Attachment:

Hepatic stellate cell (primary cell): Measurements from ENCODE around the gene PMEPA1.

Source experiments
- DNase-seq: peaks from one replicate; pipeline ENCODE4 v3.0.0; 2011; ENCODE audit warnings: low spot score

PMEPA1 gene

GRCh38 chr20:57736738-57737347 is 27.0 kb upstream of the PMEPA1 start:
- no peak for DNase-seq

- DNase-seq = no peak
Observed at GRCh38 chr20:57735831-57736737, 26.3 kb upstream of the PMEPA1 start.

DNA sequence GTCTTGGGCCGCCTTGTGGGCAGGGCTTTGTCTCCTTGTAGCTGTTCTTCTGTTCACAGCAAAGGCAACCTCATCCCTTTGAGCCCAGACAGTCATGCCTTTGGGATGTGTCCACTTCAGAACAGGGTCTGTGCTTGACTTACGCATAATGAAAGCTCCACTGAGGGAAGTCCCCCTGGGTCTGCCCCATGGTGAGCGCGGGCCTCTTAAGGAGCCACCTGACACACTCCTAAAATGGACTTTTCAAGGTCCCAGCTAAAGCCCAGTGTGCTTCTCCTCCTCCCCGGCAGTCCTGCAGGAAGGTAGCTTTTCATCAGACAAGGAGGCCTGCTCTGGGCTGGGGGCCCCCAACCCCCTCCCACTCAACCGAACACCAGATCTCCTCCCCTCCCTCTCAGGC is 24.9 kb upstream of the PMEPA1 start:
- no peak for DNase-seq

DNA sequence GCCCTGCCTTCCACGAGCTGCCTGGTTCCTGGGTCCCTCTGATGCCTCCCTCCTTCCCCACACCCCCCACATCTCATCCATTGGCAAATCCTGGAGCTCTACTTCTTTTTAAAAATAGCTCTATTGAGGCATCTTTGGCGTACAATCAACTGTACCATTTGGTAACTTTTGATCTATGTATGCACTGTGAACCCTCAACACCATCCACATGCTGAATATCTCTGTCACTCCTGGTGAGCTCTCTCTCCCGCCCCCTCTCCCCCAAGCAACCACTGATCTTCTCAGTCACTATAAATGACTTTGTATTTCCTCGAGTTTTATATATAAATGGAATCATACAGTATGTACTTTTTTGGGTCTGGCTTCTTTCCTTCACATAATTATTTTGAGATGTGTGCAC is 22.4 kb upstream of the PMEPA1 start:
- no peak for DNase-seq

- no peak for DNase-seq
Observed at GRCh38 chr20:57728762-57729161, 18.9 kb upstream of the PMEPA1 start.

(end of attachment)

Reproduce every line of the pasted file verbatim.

Hepatic stellate cell (primary cell): Measurements from ENCODE around the gene PMEPA1.

Source experiments
- DNase-seq: peaks from one replicate; pipeline ENCODE4 v3.0.0; 2011; ENCODE audit warnings: low spot score

PMEPA1 gene

GRCh38 chr20:57736738-57737347 is 27.0 kb upstream of the PMEPA1 start:
- no peak for DNase-seq

- DNase-seq = no peak
Observed at GRCh38 chr20:57735831-57736737, 26.3 kb upstream of the PMEPA1 start.

DNA sequence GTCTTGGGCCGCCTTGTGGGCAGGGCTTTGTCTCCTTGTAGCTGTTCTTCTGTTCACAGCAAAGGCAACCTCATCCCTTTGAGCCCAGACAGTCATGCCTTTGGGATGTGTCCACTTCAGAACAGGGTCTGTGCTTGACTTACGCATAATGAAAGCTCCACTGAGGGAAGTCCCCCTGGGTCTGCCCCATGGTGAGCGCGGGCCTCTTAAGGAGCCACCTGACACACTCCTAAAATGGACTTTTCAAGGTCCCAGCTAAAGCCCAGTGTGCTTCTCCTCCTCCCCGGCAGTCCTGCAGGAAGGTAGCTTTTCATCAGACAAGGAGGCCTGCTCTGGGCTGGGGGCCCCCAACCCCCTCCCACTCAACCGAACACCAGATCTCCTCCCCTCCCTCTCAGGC is 24.9 kb upstream of the PMEPA1 start:
- no peak for DNase-seq

DNA sequence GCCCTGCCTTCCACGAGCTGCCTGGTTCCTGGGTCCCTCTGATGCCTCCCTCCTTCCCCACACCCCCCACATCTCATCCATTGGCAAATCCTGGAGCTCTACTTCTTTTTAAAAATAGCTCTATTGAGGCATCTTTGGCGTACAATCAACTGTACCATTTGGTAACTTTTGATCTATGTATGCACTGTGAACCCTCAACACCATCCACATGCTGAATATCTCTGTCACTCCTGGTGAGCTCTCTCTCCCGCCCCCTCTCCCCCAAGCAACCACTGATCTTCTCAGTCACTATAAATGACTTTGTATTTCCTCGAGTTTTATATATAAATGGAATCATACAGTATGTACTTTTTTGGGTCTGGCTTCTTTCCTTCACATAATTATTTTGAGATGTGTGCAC is 22.4 kb upstream of the PMEPA1 start:
- no peak for DNase-seq

- no peak for DNase-seq
Observed at GRCh38 chr20:57728762-57729161, 18.9 kb upstream of the PMEPA1 start.